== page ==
We all know that Brazilian Jiu-Jitsu is a result of Japanese grappling martial arts. In particular, it was Judo that inspired the Gracie family to create and perfect BJJ. However, the traditional elements of Judo mean that the art behind BJJ still exists to this day. Not only that, but the original grappling art, the one behind all grappling martial art styles is still in the picture as well. We’re talking, of course, about Japanese Jiu-Jitsu.
Japanese Jiu-Jitsu is the mother of all grappling arts. It is as simple as that. Originally, it started off as a lethal system to keep the samurai alive in unarmed combat. Today, Japanese Jiu-Jitsu, in most gyms, is in a traditional form of martial arts practice. Although one different from the military version. This traditional style of Jiu-Jitsu is again in the public’s focus, thanks to the explosive spread of Brazilian Jiu-Jitsu. However, the two arts are quite different in some key structural points. Let’s take a look at the main differences between the two.
Japanese Jiu-Jitsu Origins
The precise origins of Japanese Jiu-Jitsu are quite unclear. Speculation points to the Buddhist monks in India, as the first to develop the art centuries ago. What’s known is that it was used as a survival tool for the Japanese Samurai and Ninja warriors. The idea was that in unarmed combat, striking would be completely ineffective because of the warriors’ armor. In such cases, grappling methods that involved throws and joint locks proved to be a superior method of combat.
Japanese Jiu-Jitsu has come a long way from its original military form. The traditional values of the art have survived as the knowledge of the art was passed from generation to generation. As time went by, the art developed into a more sport-friendly format, despite it being the art of choice for military and law-enforcement personnel to this day.
A major change in traditional Japanese Jiu-Jitsu was the introduction of Randori or free sparring. It took the creation of Judo by Dr. Jigoro Kano to introduce this change in the art. As such, Judo later pulled apart from Jiu-Jitsu as a separate grappling martial art. Judo, though, specializes mostly in the throws department, while traditional Jiu-Jitsu is still a very diverse martial art with plenty of elements.
Essentials Of Brazilian Jiu-Jitsu
Brazilian Jiu-Jitsu is a third generation offspring of Japanese Jiu-Jitsu. It came into existence thanks to the influence of Judo. Mitsuyo Maeda was the person responsible for introducing Carlos Gracie Sr. to the art of Judo. Both Carlos Gracie and his brother, Helio were, not the most impressive physical specimens. This was particularly the case of Helio Gracie, who was frail and weak, to begin with. This prompted the Brazilian to focus on the ground aspects of fighting, thus reverting back to the Japanese Jiu-Jitsu roots of Judo.
Brazilian Jiu-Jitsu Today
Today, BJJ is by far the most prevalent grappling art in the world. It was the base for the inception and rise of MMA after Royce Gracie destroyed everyone. Since then, even BJJ itself has evolved substantially from the original version created by the Gracies. So, you could even say that MMA is the result of Japanese Jiu-Jitsu as well, thanks to the influence of Judo and BJJ.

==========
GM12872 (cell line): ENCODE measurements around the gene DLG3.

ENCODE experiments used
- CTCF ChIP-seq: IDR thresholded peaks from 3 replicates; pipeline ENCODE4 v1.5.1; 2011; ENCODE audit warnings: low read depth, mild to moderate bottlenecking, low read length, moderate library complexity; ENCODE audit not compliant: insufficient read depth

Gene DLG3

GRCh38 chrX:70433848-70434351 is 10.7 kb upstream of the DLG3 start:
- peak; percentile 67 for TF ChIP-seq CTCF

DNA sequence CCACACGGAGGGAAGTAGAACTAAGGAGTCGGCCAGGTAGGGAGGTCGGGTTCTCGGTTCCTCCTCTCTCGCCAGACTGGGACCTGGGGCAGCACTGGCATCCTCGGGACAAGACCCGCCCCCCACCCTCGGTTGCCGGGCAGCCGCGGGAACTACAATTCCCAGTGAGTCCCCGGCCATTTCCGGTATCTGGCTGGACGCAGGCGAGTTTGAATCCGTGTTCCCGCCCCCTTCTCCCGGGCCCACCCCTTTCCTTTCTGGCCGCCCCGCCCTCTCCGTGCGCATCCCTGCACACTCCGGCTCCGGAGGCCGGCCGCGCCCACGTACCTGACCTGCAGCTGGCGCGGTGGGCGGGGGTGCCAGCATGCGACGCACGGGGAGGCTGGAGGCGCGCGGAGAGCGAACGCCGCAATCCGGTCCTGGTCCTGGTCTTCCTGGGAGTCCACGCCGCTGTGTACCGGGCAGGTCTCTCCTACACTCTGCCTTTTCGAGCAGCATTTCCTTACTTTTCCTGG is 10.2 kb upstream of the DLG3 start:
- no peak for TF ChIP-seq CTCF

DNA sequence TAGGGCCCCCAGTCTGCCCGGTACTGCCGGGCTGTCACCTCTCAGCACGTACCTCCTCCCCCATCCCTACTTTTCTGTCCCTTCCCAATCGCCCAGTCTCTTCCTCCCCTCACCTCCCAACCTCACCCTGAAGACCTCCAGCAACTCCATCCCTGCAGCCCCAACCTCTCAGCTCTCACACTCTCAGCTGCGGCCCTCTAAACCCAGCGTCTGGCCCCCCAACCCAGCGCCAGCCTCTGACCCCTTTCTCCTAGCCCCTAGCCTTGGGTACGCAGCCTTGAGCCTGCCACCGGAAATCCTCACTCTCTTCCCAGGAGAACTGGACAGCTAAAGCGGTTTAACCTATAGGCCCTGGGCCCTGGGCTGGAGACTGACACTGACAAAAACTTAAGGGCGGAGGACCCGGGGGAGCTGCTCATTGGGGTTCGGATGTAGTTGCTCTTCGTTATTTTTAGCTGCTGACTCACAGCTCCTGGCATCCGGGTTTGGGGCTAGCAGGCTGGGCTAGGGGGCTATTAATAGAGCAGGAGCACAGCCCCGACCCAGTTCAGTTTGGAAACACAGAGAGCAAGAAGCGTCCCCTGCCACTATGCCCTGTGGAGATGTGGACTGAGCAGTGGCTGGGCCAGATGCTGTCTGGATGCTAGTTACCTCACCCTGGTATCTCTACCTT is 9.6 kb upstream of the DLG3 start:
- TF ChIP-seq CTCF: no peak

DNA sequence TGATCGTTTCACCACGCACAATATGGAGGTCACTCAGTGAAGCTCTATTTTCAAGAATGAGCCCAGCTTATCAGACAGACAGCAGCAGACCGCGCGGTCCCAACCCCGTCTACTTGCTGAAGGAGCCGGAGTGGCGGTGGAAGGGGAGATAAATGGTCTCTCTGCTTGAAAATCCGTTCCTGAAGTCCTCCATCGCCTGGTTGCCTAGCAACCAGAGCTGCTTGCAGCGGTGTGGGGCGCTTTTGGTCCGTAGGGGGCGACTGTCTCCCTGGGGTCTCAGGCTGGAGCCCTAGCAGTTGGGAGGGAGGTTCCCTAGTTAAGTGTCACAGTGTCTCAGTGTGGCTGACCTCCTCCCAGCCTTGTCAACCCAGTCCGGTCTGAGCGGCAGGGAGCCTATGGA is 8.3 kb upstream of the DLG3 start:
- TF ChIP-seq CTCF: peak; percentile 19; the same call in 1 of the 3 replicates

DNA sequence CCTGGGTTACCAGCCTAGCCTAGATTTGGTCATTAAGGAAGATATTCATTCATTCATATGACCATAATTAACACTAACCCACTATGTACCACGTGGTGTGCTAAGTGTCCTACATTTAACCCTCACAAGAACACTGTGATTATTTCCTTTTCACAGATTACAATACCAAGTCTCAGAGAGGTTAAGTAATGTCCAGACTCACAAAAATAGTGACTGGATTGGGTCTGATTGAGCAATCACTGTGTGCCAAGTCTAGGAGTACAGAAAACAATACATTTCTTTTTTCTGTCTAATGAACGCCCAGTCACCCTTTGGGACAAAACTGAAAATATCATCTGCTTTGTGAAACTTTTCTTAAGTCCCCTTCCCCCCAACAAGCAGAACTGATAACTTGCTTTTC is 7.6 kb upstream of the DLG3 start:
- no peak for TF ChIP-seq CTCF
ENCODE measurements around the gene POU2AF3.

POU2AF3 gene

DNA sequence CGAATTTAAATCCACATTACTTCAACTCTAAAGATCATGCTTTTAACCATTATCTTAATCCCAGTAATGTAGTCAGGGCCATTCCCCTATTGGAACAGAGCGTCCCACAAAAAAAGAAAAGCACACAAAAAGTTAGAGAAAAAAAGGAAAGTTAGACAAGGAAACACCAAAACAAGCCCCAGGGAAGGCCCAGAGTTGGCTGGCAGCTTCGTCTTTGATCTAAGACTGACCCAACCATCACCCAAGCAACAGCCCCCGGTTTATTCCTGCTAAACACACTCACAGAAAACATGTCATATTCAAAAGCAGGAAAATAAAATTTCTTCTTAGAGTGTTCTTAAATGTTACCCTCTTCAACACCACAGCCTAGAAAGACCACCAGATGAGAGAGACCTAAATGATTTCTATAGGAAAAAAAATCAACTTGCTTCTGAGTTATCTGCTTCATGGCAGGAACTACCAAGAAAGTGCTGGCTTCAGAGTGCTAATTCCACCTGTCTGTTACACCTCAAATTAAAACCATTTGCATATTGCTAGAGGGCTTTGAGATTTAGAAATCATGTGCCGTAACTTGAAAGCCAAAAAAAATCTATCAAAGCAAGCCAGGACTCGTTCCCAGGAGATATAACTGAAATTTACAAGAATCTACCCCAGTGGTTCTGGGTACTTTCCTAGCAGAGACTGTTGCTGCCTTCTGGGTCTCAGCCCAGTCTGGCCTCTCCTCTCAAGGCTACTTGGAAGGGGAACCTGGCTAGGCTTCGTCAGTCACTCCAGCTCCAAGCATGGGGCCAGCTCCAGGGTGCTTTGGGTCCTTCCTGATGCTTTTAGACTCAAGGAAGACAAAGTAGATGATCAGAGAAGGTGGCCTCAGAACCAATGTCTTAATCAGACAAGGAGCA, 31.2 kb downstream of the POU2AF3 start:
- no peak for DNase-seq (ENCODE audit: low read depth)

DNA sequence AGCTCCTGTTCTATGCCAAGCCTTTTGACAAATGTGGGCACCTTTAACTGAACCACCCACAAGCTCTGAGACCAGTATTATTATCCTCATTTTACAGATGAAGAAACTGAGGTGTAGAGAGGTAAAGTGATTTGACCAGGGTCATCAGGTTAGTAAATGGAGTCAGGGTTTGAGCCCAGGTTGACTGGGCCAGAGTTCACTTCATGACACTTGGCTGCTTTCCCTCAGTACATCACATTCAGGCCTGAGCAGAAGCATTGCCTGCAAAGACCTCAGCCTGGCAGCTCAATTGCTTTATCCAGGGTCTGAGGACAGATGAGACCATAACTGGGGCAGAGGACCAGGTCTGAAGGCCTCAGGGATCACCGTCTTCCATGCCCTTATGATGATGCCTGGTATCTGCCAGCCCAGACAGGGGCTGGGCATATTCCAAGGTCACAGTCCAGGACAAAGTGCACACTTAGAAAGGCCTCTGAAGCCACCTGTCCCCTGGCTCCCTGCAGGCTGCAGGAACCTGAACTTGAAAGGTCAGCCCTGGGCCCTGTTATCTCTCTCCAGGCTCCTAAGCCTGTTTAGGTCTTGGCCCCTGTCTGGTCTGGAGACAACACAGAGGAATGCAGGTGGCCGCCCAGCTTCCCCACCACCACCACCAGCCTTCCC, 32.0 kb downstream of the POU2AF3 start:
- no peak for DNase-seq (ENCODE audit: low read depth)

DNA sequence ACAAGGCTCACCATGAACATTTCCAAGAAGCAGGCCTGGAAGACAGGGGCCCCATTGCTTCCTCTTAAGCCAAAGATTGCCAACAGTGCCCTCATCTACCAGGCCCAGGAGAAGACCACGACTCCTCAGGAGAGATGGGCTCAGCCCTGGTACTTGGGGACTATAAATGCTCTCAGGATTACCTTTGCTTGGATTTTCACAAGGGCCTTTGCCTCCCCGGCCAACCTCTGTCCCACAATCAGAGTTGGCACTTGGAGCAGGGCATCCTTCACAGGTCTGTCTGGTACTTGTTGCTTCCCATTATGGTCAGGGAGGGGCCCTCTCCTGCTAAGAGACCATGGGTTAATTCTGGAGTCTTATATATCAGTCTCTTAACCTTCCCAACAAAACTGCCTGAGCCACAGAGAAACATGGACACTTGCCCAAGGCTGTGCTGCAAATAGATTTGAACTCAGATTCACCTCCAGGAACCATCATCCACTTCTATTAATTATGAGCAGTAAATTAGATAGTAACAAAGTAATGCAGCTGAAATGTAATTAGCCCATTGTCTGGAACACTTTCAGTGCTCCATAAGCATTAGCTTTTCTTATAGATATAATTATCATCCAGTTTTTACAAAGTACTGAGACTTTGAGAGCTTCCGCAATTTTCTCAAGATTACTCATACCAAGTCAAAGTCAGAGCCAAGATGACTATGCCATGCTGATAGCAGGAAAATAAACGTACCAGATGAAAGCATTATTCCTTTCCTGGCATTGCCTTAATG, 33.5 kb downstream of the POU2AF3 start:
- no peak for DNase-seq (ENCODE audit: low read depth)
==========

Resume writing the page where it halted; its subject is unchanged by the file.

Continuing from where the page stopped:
Opposed to Judo, which went the way of throws and sweeps, BJJ’s area of specialization is the ground. Reverting to many of the most basic traditional Jiu-Jitsu principles of control, BJJ is built around a system of dominant pinning positions. The ultimate goal of Brazilian Jiu-Jitsu is to finish an opponent via a choke or joint-lock, which can be traced back to the original days of Japanese Jiu-Jitsu.
Another important aspect is the culture that gave birth to the art. Brazilians are less traditional and more relaxed than the Japanese. This is reflected in the art where training and communication is a lot less formal than Judo or Jiu-Jitsu.
What’s Different Between Japanese Jiu-Jitsu and BJJ?
Now that we know the history of the grappling martial arts of the Jiu-Jitsu line, let’s take a look at how they differ in modern times. Both BJJ and Japanese Jiu-Jitsu are today competitive sports, ranging across different disciplines.
To begin with, modern BJJ is a much more sports-oriented martial art. Not to take anything from its effectiveness, but the sports aspect has taken away most of the self-defense aspects of the art. Today, BJJ’s focus is in a sports direction, with points and rules guiding the choice of techniques.
Furthermore, BJJ specializes almost exclusively in the ground fighting aspect of grappling. On the ground, it offers complete control over an untrained opponent, regardless of size. Actually, it is more geared towards giving smaller people the upper hand over bigger opponents. The fact that the fight takes place on the ground means that there is less left to chance. Whnenonn the ground, control is easier to obtain and is much more stable. On a negative side of things, BJJ takes more time to elicit complete control over someone. Many people think that in a self-defense context, Brazilian Jiu-Jitsu is useless against multiple opponents, especially armed ones. But, to prove that BJJ makes sense in those types of situations here is an article explaining it.
Today’s Japanese Jiu-Jitsu still has a lot of the traditional elements held in high regard. It is much stricter discipline-wise. However, it does incorporate many different disciplines from striking to practicing throws and locks that are considered dangerous. It is faster in terms of defeating an opponent and is more self-defense oriented. Nonetheless, it is not as effective against a stronger, bigger opponent in a real situation.
To wrap it up, BJJ is undisputed in the ground aspect of fighting. Japanese Jiu-Jitsu, on the other hand, offers more diverse knowledge that is not as in-depth and details as that of BJJ.